Thursday, 5 January 2006

The Doctrine of Permanent Adolescence

When Julia Kristeva proclaims that “revolt is our mysticism” [1], we may assume she speaks on behalf of her fellow soixante-huitards attardés and of other permanent adolescents, for such wretched and wrackful tantrumists have made revolt against both authority and norms of behaviour a sacred doctrine, a fashionable posture, and an end in itself.

What makes sense today [opines Dr Kristeva] is not the future (as communism and providential religions claimed) but revolt: that is, the questioning and displacement of the past. The future, if it exists, depends on it. . . .

. . . In counterpoint to certainties and beliefs, per­manent revolt is this putting into question of the self, of everything and nothingness, which clearly no longer has a place. . . .

. . . The permanence of contradiction, the temporariness of reconciliation, the bringing to the fore of everything that puts the very possibility of unitary meaning to the test . . .: these are what the culture of revolt explores. [2]

Accordingly, this nihilistic revolt has no end in sight, no wish to replace falsehoods with facts, or ugliness with beauty, or wrong with right, or misery with happiness, or worse with better, nor even a wish to preserve what goods we might have; it seeks only a “permanent crisis” and a “continuous subversion” [3] in all areas of life:
it is not exclusively in the world of action that this revolt is realized but in that of psychical life and its social man­ifestations (writing, thought, art) . . . Yet as a transforma­tion of man’s relationship to meaning this cultural revolt intrinsically concerns public life and consequently has profoundly political implica­tions. In fact, it poses the question of another politics, that of permanent conflictuality. [4]
This new kind of revolutionary action, a permanent “questioning” of all aspects of life, that ostensibly seeks no final establishment of its ideals, that would like to remain wholly and for ever irresponsible and in revolt against authority, marks apparently a split with the old. Yet one might surmise that Dr Kristeva describes what was always a crucial psychical aspect of many a socialist-revolutionary of old: namely, that a great deal of the motivating force for his revolutionary action was the will to destroy rather than to build—or in other words, to some extent the means was the end. Nevertheless, having expressly made permanent revolt into an ideal and end in itself, Dr Kristeva speaks directly to that pathetic irresponsibility and pointless destructiveness that marks the worst kind of adolescence—and in our times, she has the gratifying prospect of reaching a very large audience indeed.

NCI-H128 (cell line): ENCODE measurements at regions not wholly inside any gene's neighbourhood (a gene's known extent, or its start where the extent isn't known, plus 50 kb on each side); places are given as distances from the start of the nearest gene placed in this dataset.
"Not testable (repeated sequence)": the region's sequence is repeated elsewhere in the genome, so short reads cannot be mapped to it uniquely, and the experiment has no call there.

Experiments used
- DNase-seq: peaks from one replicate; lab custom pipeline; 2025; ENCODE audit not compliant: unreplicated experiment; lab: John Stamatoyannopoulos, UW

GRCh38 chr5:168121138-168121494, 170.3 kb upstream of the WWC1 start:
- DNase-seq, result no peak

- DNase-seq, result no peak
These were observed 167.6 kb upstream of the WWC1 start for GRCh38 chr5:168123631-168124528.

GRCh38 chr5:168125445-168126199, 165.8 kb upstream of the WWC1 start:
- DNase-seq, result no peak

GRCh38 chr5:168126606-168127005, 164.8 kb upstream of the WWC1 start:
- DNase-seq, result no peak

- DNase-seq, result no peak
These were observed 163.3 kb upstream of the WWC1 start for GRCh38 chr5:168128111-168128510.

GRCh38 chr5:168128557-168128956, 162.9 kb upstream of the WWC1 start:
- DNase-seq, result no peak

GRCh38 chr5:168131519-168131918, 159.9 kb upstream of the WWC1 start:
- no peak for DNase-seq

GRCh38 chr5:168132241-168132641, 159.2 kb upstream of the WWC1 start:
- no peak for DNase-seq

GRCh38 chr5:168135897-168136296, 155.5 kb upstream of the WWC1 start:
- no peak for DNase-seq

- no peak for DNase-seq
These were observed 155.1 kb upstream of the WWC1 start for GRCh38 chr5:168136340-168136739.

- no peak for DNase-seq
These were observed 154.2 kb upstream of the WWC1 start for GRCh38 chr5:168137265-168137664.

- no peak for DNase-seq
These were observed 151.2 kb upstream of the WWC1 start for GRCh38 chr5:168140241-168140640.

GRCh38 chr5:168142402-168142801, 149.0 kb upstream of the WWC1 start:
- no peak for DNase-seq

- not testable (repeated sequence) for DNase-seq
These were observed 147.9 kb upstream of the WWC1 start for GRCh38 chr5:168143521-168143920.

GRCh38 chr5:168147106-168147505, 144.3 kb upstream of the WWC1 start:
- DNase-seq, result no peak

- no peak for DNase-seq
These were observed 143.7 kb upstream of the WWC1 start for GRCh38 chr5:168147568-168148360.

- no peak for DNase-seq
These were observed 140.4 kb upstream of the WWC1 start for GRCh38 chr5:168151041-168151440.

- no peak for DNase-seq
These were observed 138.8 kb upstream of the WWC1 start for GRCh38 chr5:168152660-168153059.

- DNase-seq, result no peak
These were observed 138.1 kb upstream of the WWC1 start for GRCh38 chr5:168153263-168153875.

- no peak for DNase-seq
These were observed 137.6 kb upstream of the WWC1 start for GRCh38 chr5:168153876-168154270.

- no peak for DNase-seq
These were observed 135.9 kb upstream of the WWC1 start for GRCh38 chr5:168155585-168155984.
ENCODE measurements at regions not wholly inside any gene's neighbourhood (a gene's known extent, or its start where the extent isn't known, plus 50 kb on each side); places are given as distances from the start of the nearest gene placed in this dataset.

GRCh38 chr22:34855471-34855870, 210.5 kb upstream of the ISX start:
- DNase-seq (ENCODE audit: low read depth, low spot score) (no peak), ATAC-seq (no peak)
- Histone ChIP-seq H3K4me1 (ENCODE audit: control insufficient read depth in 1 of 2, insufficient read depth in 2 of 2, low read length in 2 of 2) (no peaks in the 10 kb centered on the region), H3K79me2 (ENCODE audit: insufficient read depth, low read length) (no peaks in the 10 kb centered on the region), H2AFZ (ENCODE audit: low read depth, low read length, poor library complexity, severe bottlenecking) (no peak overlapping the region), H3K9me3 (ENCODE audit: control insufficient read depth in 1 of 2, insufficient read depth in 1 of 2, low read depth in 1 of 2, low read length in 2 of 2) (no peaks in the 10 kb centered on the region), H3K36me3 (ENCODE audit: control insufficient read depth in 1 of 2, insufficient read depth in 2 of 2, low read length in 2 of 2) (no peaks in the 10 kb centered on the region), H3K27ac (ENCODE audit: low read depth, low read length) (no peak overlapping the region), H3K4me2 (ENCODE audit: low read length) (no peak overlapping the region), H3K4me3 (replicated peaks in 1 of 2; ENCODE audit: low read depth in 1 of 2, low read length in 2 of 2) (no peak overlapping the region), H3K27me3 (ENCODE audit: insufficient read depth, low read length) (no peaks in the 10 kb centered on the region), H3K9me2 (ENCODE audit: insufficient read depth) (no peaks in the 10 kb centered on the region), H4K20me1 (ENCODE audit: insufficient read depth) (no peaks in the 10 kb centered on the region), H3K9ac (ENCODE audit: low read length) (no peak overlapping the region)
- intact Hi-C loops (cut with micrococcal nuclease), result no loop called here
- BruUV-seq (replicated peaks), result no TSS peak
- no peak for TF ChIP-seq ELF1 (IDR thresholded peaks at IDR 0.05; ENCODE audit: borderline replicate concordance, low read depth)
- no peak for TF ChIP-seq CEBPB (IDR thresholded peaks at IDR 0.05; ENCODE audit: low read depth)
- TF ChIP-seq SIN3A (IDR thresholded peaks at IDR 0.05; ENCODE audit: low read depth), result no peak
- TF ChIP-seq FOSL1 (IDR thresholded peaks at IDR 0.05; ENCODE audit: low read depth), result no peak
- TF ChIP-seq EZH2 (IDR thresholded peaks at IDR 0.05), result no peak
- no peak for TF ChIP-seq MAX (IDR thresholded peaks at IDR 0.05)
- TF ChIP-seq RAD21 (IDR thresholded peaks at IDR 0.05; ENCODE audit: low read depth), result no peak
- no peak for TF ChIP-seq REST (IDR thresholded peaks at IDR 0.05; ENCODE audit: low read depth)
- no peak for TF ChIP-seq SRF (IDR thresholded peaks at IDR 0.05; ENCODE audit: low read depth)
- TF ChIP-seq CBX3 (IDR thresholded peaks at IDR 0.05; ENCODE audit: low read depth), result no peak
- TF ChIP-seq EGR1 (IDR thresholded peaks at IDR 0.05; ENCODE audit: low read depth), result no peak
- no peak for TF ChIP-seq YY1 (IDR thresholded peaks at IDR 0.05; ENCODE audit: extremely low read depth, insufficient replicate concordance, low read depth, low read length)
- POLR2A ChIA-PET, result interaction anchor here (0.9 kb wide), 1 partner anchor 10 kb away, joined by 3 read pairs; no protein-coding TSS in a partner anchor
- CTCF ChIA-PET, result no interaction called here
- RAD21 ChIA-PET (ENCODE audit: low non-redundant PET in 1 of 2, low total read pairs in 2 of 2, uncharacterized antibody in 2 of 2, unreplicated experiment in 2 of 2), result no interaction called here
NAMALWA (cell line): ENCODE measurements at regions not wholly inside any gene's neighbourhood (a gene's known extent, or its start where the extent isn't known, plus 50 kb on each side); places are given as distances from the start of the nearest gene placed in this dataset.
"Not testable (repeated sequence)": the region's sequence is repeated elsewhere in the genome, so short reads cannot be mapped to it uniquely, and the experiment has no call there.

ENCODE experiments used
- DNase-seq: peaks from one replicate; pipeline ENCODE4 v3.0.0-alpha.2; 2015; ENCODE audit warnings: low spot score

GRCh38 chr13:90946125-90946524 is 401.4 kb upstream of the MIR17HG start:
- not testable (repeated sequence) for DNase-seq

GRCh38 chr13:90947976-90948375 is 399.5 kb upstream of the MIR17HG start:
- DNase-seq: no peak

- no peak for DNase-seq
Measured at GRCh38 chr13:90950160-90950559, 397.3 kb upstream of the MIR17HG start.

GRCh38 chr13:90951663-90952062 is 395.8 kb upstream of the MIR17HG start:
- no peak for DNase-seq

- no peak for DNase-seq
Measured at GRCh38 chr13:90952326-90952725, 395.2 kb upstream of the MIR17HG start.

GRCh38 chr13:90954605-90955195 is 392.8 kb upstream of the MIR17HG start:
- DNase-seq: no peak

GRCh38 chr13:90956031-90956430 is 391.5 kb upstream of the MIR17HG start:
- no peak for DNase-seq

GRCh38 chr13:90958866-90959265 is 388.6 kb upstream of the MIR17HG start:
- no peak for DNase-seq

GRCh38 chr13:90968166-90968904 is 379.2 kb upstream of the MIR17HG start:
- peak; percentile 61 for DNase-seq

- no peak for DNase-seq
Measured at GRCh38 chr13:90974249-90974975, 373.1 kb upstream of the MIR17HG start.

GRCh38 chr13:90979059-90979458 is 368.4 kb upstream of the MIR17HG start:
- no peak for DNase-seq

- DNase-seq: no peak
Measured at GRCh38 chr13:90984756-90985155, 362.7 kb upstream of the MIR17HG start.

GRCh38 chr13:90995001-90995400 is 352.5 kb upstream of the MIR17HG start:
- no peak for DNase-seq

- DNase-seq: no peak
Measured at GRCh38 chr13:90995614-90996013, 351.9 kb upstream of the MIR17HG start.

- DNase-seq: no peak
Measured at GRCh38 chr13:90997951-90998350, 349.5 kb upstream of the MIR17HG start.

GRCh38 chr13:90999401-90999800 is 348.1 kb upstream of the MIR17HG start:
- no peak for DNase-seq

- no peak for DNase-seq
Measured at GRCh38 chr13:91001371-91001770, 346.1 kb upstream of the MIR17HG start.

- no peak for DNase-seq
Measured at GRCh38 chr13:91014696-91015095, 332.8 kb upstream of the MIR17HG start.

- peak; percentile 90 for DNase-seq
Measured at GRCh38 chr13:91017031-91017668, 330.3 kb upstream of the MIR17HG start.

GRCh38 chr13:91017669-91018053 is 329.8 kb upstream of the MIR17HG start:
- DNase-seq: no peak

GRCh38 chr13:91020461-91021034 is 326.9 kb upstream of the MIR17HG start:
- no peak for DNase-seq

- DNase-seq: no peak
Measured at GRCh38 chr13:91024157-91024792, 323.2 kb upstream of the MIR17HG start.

[1] Julia Kristeva, “Intimate Revolt: The Future of the Culture of Revolt, The Life of the Mind, and the Species”, International Journal of Baudrillard Studies, Vol 3:1, January, 2006.
[2] Ibid.
[3] Julia Kristeva, Revolt, She Said: An Interview By Philippe Petit. Ed., Sylvere Lotringer (New York: Semiotext(e), 2002.) p. 42.
[4] Julia Kristeva, “Intimate Revolt”.

4 comments:

J.Cassian said...

Kristeva should have heeded the words of a rather more convincing, wiser and wittier rebel (substitute "permanent revolution" for "a life of passion"):

"I can never get people to understand that poetry is the expression of excited passion, and that there is no such thing as a life of passion any more than a continuous earthquake, or an eternal fever. Besides, who would ever shave themselves in such a state?" (Lord Byron, in a letter to Thomas Moore, 5 July 1821)

Paul Cossins said...

Intellectuals of the left make opposition or criticism their raison d'etre. Kristeva is merely being a bit hysterical and tantrumistic (quite so!) in harping on about "revolt." So, naturally they always need something to oppose, to criticize, or to revolt against. Some will eventually discover that they can oppose opposition, criticize criticism, and revolt against revolt. Let us hope that is the first step to their graduating from adolescence.

Footnote: the idea of an International Journal of Baudrillard Studies is somehow depressing.

Deogolwulf said...

"the idea of an International Journal of Baudrillard Studies is somehow depressing."

But also somehow amusing.

WildMonk said...

Nice note Paul.

Of course, if you want to see a "permanent state of revolt," I suggest a tour of the failed states of the western coast of Africa might be in order. History provides plenty of other examples: France after the revolution, the "Great Leap Forward", etc. Lacking the "adult" gene, however, I doubt that Kristeva has the ability to understand where her "permanent revolution" would lead.